Animal Shelter Suspends Dog Intake and Adoption Due to Distemper Outbreak

Press release from Alachua County

Animal Resources & Care (formerly Animal Services) has documented at least 2 dogs infected with the canine distemper virus. The remaining dogs in the shelter are now in quarantine for at least 4 weeks as they are monitored for infection. A proactive response plan has been developed to maximize lifesaving and minimize further spread of the virus. Updates will be provided as more information becomes available.

The shelter is closed for dog adoptions and is not accepting owner-surrendered dogs during this quarantine period. Un-owned dogs and dogs that are a risk to public safety that must be brought into the shelter are being housed in a separate area from the quarantined population.

This situation indicates that canine distemper virus is circulating in the community. The virus is carried by local wildlife including raccoons, foxes, skunks, and coyotes. That, coupled with a large population of unvaccinated or under-vaccinated dogs that have exposure to wildlife, or areas frequented by wildlife, causes strays and dogs allowed to run at large to contract the virus and bring it with them to the shelter.

In accordance with Animal Resources & Care standard operating procedures, each animal is vaccinated upon admission to the facility. But if the animal has not previously been vaccinated, it can take up to 2 weeks before any significant immunity to such viruses is achieved. Research suggests that puppies under 6 months of age are at the greatest risk and will have the lowest chance of survival if infected, but unvaccinated dogs of any age are in danger. The best course of action is to allow your veterinarian to administer an annual vaccination protocol, beginning at 6 weeks of age for puppies, that will include protection against distemper.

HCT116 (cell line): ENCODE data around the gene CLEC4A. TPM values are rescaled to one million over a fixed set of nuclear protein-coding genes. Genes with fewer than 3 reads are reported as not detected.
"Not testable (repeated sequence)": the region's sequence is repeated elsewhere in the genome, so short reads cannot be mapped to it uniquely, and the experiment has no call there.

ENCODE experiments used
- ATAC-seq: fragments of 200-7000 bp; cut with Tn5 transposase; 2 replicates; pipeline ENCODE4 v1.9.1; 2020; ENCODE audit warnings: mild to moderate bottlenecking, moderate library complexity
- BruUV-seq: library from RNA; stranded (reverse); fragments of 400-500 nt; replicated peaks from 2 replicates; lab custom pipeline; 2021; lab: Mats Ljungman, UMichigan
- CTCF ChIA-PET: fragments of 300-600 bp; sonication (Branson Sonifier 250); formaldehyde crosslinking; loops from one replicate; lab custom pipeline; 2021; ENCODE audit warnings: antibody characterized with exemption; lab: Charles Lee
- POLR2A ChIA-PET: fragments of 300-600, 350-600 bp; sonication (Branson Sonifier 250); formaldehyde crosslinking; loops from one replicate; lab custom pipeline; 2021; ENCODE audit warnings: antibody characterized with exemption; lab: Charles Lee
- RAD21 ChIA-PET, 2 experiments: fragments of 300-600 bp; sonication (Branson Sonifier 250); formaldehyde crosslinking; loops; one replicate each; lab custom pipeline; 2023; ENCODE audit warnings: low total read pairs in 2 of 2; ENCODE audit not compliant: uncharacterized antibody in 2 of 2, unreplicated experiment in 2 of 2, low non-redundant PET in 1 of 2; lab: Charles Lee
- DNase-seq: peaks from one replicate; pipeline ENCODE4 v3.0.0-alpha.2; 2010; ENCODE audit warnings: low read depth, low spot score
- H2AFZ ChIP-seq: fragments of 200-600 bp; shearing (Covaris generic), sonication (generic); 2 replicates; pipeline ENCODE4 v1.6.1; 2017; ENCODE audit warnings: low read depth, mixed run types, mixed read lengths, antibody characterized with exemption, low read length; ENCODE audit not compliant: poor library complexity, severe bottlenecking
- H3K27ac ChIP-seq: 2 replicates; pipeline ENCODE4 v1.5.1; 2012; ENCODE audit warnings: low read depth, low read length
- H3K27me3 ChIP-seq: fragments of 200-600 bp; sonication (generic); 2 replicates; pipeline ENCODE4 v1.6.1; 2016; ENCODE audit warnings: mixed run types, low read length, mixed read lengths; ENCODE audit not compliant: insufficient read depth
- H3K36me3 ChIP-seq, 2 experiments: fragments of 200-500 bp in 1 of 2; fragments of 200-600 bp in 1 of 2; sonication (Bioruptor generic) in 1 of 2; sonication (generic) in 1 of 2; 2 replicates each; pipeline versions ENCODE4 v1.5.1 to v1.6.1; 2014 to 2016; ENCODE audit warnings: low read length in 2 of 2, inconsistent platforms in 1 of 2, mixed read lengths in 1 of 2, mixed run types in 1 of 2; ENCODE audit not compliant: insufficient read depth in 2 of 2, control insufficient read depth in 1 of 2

Cats are not at risk for infection by canine distemper virus, and the shelter will remain open for cat adoptions.

Animal Resources & Care respectfully asks for the public’s patience as they deal with this problem. If you pick up a stray dog, please notify them so they can document it, check against their lost reports, and arrange for it to be scanned for a microchip. If you can foster it for a few days or more until its owner(s) can be found, please let them know. If that is not possible, ask your friends and family if they would be willing to do so. Other nearby shelter and rescue groups may also be able to assist you.

For more information regarding these and other options, please contact Animal Resources & Care at 352-264-6870. During this time the shelter will continue to open Tuesday – Saturday 10:30 a.m. – 5:30 p.m., excluding holidays, for cat adoptions, license renewals, and to answer questions. Meanwhile our field operations team will continue to respond to matters affecting public safety and animals in immediate danger 24 hours a day, 7 days a week.